The Market’s Big Mistake… and Our Big Opportunity

|August 4, 2022
Apple Corporation Signage Logo on Top of Glass Building

The market is making a big mistake, and one savvy company is eager to take advantage of it.

It brings us back to an old friend… and a big opportunity.

It’s as if the house blew up with our hero in it. There’s no way he could have survived, we figure. The fire is too hot, and the carnage is too great.

Roll the credits, he’s a goner.

But… wait.

There he is. And he saved the dog too!

Buybacks are back.

Free Money

Apple (AAPL) announced on Monday that it is diving into the bond market to borrow another $5.5 billion.

It doesn’t need the cash. It’s got more than $200 billion on its books.

But the opportunity is too grand to pass up.

It’ll borrow the cash at ultra-cheap rates and hand it right back to shareholders in the form of dividends and share buybacks.

That’s the luxury of having a top-rated credit score. A AAA bond rating gets a company deals its investors would have no shot at getting on their own.

It’s the same sort of interest rate arbitrage that pushed the stock market to record highs and stirred the bubble that made Jay Powell’s hair turn gray.

“But wait a second, Andy,” we can hear our savvy readers saying. “Hasn’t the Fed raised rates to stop this sort of thing from happening?”

This is where the news isn’t so good.

It’s part of the market’s big mistake… and our big opportunity.

Troubling Charts

If you’ve been/a> tracking interest rates, you know the yield on the 10-year Treasury has slipped in recent weeks.

Despite the Federal Reserve raising its key lending rate by 250 basis points (one of the most aggressive pushes… ever), the benchmark Treasury has risen by only about 100 points this year.

10-Year Treasury Nominal Yield

There are all sorts of reasons for this odd trend – the current recession being near the top of the list.

But it’s the situation with real yields that tells the whole story.

They’ve plunged… and virtually nobody (but Apple?) has caught on.

This chart will drive the Fed insane.

10-Year Treasury Real Yield

After spending years in negative territory before going positive this spring, real yields (the figure we get when we subtract inflation from the printed – or nominal – yield) almost crossed back under the breakeven line once again on Monday… the same day Apple made its announcement.

It shows that – despite immense pressure from the Federal Reserve – money remains dirt cheap… and is actually getting cheaper.

And when money is dirt cheap, stock prices surge.

Soaring Stocks

With real rates flirting with negative territory, money has no choice but to chase speculative action. That’s why stocks soared in July. Real yields plunged.

But here’s the thing. It’s what everybody is missing.

The “real” real yield is much, much lower than the figure in that chart.

Get this… the inflation figure used in the calculation above is just 2.8% – a fraction of today’s rate.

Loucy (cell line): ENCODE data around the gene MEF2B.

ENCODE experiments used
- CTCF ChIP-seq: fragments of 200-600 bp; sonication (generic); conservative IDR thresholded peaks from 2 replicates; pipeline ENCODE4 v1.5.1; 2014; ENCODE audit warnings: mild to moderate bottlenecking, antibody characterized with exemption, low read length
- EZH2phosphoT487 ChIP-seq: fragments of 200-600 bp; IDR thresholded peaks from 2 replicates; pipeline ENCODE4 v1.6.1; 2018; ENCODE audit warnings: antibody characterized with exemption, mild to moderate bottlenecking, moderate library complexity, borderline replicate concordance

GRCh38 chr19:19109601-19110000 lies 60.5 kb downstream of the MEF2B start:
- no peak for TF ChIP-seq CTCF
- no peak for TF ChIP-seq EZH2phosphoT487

It’s that low because it represents the market’s expected rate of price increases over the next 10 years.

It’s a big vote of confidence for the Federal Reserve. It shows the market believes inflation pressure will return to normal relatively soon… and will average just above long-term highs for the full decade.

It’s insanely wrong.

Riddle me this…

How do we get from 9% inflation to an average of 2.3%?

A couple of things would have to happen.

First, we would have to see a quick dip in today’s inflation rate – an unlikely scenario given the rash of recent bullish earnings reports.

Second… to get an average of 2.3% after more than a year of price hikes running close to double digits, we would have to see a sustained run below 2.3%.

It’s simple math.

And it’s not going to happen.

This is key. The number being used to calculate real yields is way too small. Most likely, we should be subtracting 4% or even 5% from today’s nominal 10-year yield to calculate the true return we’d see on our money.

And if that’s the case, real yields are actually lower (far lower!) than they were at the height of the speculative bull market.

Again, it’s hellish news for Powell and the Fed. And until they figure out what to do about it, it’s grand news for investors in speculative assets like stocks, crypto and everything else that has soared over the past five years.

Apple figured it out. It’s borrowing like crazy to take advantage of it.

This math changes the game.

If the Fed wants to stop it… it’s got some market crashing to do.

We’ll have more on what it all means and how to trade it later this week during our “town hall” meeting with Alpha Money Flow and Venture Fortunes subscribers.

Andy Snyder
Andy Snyder|Founder

Andy Snyder is the founder of Manward Press, the nation’s premier source of unfiltered, unorthodox views on money and what it means for a free society. An American author, investor and serial entrepreneur, Andy cut his teeth at an esteemed financial firm with nearly $100 billion in assets under management. Andy and his ideas have been featured on Fox News, on countless radio stations, and in numerous print and online outlets. He’s been a keynote speaker and panelist at events all over the world, from four-star ballrooms to Capitol hearing rooms. Today, Andy’s dissident thoughts on life, liberty and investing can be found in his popular daily newsletter,  Manward Financial Digest.